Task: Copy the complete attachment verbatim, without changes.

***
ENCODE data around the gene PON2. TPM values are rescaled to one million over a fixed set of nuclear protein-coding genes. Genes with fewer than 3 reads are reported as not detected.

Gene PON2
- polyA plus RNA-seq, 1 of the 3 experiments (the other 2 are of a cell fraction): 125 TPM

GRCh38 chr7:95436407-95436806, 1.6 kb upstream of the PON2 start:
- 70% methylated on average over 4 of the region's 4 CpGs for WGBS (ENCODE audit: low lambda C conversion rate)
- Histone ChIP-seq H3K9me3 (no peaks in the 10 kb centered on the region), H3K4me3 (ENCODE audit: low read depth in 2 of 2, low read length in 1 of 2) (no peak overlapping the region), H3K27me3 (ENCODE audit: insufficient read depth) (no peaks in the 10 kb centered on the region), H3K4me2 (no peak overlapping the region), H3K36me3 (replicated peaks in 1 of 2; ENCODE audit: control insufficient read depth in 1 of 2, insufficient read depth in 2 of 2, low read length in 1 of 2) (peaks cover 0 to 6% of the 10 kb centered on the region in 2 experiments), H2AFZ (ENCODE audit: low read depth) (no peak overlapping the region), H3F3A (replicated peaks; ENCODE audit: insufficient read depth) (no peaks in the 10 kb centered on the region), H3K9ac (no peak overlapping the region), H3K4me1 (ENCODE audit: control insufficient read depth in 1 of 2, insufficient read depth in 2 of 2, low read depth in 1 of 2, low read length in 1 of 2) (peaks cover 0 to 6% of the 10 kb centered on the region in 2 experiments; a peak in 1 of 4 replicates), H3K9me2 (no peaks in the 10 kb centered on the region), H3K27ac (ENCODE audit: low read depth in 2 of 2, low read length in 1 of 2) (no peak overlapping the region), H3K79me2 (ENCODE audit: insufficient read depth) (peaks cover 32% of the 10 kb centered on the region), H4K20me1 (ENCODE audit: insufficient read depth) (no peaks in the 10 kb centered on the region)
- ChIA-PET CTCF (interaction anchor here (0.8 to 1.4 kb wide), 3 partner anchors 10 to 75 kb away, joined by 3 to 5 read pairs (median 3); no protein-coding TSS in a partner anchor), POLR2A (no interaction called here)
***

ENCODE data around the gene PON2. TPM values are rescaled to one million over a fixed set of nuclear protein-coding genes. Genes with fewer than 3 reads are reported as not detected.

Gene PON2
- polyA plus RNA-seq, 1 of the 3 experiments (the other 2 are of a cell fraction): 125 TPM

GRCh38 chr7:95436407-95436806, 1.6 kb upstream of the PON2 start:
- 70% methylated on average over 4 of the region's 4 CpGs for WGBS (ENCODE audit: low lambda C conversion rate)
- Histone ChIP-seq H3K9me3 (no peaks in the 10 kb centered on the region), H3K4me3 (ENCODE audit: low read depth in 2 of 2, low read length in 1 of 2) (no peak overlapping the region), H3K27me3 (ENCODE audit: insufficient read depth) (no peaks in the 10 kb centered on the region), H3K4me2 (no peak overlapping the region), H3K36me3 (replicated peaks in 1 of 2; ENCODE audit: control insufficient read depth in 1 of 2, insufficient read depth in 2 of 2, low read length in 1 of 2) (peaks cover 0 to 6% of the 10 kb centered on the region in 2 experiments), H2AFZ (ENCODE audit: low read depth) (no peak overlapping the region), H3F3A (replicated peaks; ENCODE audit: insufficient read depth) (no peaks in the 10 kb centered on the region), H3K9ac (no peak overlapping the region), H3K4me1 (ENCODE audit: control insufficient read depth in 1 of 2, insufficient read depth in 2 of 2, low read depth in 1 of 2, low read length in 1 of 2) (peaks cover 0 to 6% of the 10 kb centered on the region in 2 experiments; a peak in 1 of 4 replicates), H3K9me2 (no peaks in the 10 kb centered on the region), H3K27ac (ENCODE audit: low read depth in 2 of 2, low read length in 1 of 2) (no peak overlapping the region), H3K79me2 (ENCODE audit: insufficient read depth) (peaks cover 32% of the 10 kb centered on the region), H4K20me1 (ENCODE audit: insufficient read depth) (no peaks in the 10 kb centered on the region)
- ChIA-PET CTCF (interaction anchor here (0.8 to 1.4 kb wide), 3 partner anchors 10 to 75 kb away, joined by 3 to 5 read pairs (median 3); no protein-coding TSS in a partner anchor), POLR2A (no interaction called here)